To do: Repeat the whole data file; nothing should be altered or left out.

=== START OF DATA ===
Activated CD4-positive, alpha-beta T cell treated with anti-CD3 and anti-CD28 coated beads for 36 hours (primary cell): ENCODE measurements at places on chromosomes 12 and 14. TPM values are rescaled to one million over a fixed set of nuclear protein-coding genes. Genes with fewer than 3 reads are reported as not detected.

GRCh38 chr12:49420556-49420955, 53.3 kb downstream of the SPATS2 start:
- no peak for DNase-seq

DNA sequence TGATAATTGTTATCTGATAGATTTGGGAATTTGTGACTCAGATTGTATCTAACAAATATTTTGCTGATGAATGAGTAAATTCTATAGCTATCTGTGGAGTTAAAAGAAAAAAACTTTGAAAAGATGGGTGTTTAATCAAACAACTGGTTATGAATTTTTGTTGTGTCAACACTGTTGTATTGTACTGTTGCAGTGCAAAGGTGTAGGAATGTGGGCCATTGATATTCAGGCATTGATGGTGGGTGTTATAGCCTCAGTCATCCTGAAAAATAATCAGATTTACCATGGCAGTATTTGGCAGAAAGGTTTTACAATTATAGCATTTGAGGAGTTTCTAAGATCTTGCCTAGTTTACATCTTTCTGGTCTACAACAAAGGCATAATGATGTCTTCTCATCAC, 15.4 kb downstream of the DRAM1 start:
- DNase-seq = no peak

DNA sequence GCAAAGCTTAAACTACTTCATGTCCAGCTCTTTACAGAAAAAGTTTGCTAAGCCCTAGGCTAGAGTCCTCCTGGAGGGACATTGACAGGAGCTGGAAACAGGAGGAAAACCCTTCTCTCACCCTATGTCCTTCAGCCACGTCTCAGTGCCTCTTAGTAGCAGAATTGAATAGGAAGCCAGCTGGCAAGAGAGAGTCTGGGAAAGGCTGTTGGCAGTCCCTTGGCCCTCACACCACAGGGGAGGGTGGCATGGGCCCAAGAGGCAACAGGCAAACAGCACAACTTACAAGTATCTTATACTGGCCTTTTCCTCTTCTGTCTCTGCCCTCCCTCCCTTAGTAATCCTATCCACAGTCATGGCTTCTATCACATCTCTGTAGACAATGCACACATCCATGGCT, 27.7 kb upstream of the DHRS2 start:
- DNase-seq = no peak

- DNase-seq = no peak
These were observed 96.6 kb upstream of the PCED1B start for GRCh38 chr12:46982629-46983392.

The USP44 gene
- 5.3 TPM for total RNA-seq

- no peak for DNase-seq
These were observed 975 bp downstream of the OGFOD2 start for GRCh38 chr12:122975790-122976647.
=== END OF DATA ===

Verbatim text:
Activated CD4-positive, alpha-beta T cell treated with anti-CD3 and anti-CD28 coated beads for 36 hours (primary cell): ENCODE measurements at places on chromosomes 12 and 14. TPM values are rescaled to one million over a fixed set of nuclear protein-coding genes. Genes with fewer than 3 reads are reported as not detected.

GRCh38 chr12:49420556-49420955, 53.3 kb downstream of the SPATS2 start:
- no peak for DNase-seq

DNA sequence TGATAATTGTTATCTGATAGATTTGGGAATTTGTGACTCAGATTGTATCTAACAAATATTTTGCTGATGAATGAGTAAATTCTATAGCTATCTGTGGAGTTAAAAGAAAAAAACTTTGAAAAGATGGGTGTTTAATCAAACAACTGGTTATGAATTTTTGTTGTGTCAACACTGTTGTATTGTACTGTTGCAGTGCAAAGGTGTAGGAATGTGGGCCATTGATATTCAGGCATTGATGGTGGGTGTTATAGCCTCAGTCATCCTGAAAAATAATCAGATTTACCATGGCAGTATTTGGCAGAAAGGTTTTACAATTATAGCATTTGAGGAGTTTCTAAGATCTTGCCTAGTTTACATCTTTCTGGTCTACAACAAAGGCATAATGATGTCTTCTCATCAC, 15.4 kb downstream of the DRAM1 start:
- DNase-seq = no peak

DNA sequence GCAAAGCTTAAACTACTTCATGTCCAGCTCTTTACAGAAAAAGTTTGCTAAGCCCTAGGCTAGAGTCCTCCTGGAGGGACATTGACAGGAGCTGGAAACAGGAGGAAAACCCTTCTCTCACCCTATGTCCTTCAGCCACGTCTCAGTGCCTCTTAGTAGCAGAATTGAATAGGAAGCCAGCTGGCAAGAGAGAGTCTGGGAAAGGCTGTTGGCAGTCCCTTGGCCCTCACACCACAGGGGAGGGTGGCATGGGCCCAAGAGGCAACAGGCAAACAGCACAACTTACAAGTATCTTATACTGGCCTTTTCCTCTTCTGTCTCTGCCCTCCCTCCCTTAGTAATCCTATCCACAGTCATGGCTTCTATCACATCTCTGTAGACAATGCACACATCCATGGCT, 27.7 kb upstream of the DHRS2 start:
- DNase-seq = no peak

- DNase-seq = no peak
These were observed 96.6 kb upstream of the PCED1B start for GRCh38 chr12:46982629-46983392.

The USP44 gene
- 5.3 TPM for total RNA-seq

- no peak for DNase-seq
These were observed 975 bp downstream of the OGFOD2 start for GRCh38 chr12:122975790-122976647.